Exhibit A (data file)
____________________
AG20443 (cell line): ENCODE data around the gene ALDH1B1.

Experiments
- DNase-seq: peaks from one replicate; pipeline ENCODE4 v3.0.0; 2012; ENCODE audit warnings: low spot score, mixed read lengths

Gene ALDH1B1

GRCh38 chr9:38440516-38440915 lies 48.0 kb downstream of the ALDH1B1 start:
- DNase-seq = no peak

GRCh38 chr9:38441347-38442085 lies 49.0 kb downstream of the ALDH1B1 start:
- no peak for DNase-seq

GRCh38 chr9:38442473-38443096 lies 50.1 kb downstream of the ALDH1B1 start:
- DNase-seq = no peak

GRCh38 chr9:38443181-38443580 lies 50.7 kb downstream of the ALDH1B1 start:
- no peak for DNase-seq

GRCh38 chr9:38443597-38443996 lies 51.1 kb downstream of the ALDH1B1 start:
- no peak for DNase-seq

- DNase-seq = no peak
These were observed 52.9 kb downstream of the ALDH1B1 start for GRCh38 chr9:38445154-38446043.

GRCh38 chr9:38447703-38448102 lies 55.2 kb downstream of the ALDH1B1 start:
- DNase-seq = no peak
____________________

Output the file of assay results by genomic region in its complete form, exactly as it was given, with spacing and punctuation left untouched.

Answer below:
AG20443 (cell line): ENCODE data around the gene ALDH1B1.

Experiments
- DNase-seq: peaks from one replicate; pipeline ENCODE4 v3.0.0; 2012; ENCODE audit warnings: low spot score, mixed read lengths

Gene ALDH1B1

GRCh38 chr9:38440516-38440915 lies 48.0 kb downstream of the ALDH1B1 start:
- DNase-seq = no peak

GRCh38 chr9:38441347-38442085 lies 49.0 kb downstream of the ALDH1B1 start:
- no peak for DNase-seq

GRCh38 chr9:38442473-38443096 lies 50.1 kb downstream of the ALDH1B1 start:
- DNase-seq = no peak

GRCh38 chr9:38443181-38443580 lies 50.7 kb downstream of the ALDH1B1 start:
- no peak for DNase-seq

GRCh38 chr9:38443597-38443996 lies 51.1 kb downstream of the ALDH1B1 start:
- no peak for DNase-seq

- DNase-seq = no peak
These were observed 52.9 kb downstream of the ALDH1B1 start for GRCh38 chr9:38445154-38446043.

GRCh38 chr9:38447703-38448102 lies 55.2 kb downstream of the ALDH1B1 start:
- DNase-seq = no peak